Biomass moisture content is defined as the amount of water in the biomass expressed as a percentage of the material’s weight. Moisture content has a significant effect on the engineering of the conversion process; either a thermochemical (i.e. combustion) process is considered or a biochemical (i.e. fermentation).
The quantity and quality of ash in biomass depends on a large amount of factors including its derivation , its growing and harvest conditions, the fertilization type, the harvest techniques, its storage and transportation along with its pretreatment before it is introduced into a bioenergy conversion process.
Ιn 2008, according to the European Program Pellets Atlas, Greece produced a total of about 27,800 tons of pellets, while the installed capacity amounted to 87,000 tonnes.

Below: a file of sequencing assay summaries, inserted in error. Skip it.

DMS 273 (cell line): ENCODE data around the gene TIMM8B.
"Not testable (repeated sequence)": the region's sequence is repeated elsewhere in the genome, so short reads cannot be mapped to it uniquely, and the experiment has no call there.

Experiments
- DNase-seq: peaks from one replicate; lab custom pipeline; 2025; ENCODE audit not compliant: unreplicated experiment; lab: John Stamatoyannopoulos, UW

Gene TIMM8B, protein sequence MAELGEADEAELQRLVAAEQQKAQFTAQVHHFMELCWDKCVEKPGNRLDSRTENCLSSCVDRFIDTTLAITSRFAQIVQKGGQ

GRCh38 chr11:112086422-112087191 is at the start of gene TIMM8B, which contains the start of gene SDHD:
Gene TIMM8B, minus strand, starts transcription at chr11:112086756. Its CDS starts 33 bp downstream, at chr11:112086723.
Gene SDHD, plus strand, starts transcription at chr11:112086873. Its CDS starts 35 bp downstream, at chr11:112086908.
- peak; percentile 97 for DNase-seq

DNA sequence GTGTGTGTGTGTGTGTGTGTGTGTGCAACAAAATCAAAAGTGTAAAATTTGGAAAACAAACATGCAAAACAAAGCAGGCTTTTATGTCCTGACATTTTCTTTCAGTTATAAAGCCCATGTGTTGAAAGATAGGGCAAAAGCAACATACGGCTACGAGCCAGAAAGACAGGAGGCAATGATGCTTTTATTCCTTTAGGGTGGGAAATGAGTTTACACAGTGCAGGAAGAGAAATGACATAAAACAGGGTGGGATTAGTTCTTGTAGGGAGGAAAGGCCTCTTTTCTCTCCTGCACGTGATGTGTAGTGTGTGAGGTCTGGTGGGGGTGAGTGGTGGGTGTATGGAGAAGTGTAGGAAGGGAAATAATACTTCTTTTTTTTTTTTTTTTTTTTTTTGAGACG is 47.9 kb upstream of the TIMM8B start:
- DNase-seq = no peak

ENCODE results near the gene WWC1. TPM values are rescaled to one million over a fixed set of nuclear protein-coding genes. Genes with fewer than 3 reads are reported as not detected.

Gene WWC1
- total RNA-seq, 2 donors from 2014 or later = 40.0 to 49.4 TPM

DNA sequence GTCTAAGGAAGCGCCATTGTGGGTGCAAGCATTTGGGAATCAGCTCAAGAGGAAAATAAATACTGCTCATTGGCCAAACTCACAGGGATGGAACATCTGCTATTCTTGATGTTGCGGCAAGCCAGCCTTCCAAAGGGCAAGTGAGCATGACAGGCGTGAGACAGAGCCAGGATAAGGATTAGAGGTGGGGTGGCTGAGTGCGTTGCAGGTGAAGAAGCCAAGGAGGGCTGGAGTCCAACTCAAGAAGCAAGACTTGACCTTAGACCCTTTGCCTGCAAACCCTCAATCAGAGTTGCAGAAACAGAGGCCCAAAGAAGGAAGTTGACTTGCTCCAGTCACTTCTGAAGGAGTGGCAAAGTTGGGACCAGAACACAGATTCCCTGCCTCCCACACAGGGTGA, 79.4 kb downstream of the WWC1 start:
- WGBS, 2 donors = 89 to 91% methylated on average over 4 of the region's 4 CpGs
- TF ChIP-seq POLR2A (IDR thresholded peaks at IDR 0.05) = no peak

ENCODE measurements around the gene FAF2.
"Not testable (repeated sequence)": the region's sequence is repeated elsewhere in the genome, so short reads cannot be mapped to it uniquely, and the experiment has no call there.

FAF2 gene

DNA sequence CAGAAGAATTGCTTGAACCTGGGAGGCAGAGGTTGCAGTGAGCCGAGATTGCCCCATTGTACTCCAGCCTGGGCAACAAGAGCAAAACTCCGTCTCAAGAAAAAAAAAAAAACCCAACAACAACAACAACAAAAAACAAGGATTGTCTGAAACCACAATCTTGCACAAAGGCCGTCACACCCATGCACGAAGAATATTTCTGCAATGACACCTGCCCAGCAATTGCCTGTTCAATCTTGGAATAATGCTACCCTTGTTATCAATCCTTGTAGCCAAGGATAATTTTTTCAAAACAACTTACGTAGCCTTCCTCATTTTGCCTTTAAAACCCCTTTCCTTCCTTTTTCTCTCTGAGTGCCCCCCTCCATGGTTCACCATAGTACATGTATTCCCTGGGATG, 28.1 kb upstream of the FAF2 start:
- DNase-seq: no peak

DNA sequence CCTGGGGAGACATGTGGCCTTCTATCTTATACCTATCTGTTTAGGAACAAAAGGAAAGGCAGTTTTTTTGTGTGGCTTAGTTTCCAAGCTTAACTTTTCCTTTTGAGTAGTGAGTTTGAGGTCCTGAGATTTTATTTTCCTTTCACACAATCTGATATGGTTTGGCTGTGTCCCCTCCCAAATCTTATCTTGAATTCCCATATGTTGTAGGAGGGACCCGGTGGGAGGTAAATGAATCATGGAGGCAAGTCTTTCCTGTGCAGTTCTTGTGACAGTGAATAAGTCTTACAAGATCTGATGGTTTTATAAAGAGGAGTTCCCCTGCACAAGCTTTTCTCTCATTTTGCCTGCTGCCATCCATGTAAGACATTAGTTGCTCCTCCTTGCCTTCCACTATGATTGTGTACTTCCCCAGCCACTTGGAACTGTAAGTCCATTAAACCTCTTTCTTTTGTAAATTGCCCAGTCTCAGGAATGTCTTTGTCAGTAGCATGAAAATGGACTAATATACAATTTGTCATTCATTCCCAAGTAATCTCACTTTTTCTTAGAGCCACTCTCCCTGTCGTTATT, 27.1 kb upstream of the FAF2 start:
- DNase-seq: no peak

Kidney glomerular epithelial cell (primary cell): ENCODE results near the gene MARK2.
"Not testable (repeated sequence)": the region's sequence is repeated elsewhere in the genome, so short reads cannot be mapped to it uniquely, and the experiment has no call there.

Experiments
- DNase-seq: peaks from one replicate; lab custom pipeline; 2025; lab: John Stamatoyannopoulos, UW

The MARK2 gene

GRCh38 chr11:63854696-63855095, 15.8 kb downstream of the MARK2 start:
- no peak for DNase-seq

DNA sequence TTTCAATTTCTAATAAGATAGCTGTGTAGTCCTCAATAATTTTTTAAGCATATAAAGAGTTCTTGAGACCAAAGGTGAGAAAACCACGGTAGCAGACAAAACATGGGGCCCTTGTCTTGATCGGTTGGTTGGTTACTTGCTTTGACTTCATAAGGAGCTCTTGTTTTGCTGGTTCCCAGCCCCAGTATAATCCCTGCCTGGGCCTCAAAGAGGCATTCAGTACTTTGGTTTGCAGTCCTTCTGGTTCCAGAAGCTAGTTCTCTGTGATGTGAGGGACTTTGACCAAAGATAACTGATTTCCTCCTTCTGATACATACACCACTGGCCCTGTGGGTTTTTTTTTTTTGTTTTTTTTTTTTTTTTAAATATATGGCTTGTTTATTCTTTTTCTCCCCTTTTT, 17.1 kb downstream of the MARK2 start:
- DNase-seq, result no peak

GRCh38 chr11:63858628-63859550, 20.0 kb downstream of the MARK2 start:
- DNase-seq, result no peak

The EN 303-5 standard not only describes constructional and operational requirements but also sets the acceptable emission limits at the flue gases
EN 303-5 standard has been set for solid fuel (biomass included) heating boilers in order to define design, constructional, safety and operational requirements
The use of woody-biomass pellets for heating buildings has significant advantages and therefore in several European countries the number of residential heating systems which consume biomass (including pellets) has grown significantly the field during the last decade.
Wood pellets are manufactured mainly from timber industry residues, forest industry by-products or special sustainable short coppice crops. Apart from wood pellets there is also the potential for manufacturing agripellets which derive from agricultural residues, like straw or tree pruning.